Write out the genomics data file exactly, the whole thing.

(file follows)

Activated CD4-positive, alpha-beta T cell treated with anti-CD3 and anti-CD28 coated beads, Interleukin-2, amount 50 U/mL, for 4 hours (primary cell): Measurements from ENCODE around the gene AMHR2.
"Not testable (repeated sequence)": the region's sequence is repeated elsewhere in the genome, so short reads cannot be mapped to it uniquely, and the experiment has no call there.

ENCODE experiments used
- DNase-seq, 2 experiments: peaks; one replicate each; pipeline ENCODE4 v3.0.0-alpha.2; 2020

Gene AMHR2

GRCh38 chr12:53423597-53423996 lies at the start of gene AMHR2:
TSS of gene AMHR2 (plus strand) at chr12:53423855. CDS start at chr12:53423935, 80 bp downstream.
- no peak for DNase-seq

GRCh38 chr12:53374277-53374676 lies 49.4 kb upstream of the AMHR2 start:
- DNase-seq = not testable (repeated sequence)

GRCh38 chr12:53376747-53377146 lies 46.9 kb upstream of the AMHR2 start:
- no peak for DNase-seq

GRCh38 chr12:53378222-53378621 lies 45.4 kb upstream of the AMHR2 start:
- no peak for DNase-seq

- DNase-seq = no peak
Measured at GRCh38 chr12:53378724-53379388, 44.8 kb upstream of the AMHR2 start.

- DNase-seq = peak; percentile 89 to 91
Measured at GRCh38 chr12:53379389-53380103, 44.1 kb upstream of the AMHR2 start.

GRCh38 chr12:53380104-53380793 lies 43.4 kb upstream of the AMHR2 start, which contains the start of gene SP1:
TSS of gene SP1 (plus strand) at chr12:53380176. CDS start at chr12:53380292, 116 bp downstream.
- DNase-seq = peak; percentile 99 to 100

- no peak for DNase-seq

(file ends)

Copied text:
Activated CD4-positive, alpha-beta T cell treated with anti-CD3 and anti-CD28 coated beads, Interleukin-2, amount 50 U/mL, for 4 hours (primary cell): Measurements from ENCODE around the gene AMHR2.
"Not testable (repeated sequence)": the region's sequence is repeated elsewhere in the genome, so short reads cannot be mapped to it uniquely, and the experiment has no call there.

ENCODE experiments used
- DNase-seq, 2 experiments: peaks; one replicate each; pipeline ENCODE4 v3.0.0-alpha.2; 2020

Gene AMHR2

GRCh38 chr12:53423597-53423996 lies at the start of gene AMHR2:
TSS of gene AMHR2 (plus strand) at chr12:53423855. CDS start at chr12:53423935, 80 bp downstream.
- no peak for DNase-seq

GRCh38 chr12:53374277-53374676 lies 49.4 kb upstream of the AMHR2 start:
- DNase-seq = not testable (repeated sequence)

GRCh38 chr12:53376747-53377146 lies 46.9 kb upstream of the AMHR2 start:
- no peak for DNase-seq

GRCh38 chr12:53378222-53378621 lies 45.4 kb upstream of the AMHR2 start:
- no peak for DNase-seq

- DNase-seq = no peak
Measured at GRCh38 chr12:53378724-53379388, 44.8 kb upstream of the AMHR2 start.

- DNase-seq = peak; percentile 89 to 91
Measured at GRCh38 chr12:53379389-53380103, 44.1 kb upstream of the AMHR2 start.

GRCh38 chr12:53380104-53380793 lies 43.4 kb upstream of the AMHR2 start, which contains the start of gene SP1:
TSS of gene SP1 (plus strand) at chr12:53380176. CDS start at chr12:53380292, 116 bp downstream.
- DNase-seq = peak; percentile 99 to 100

- no peak for DNase-seq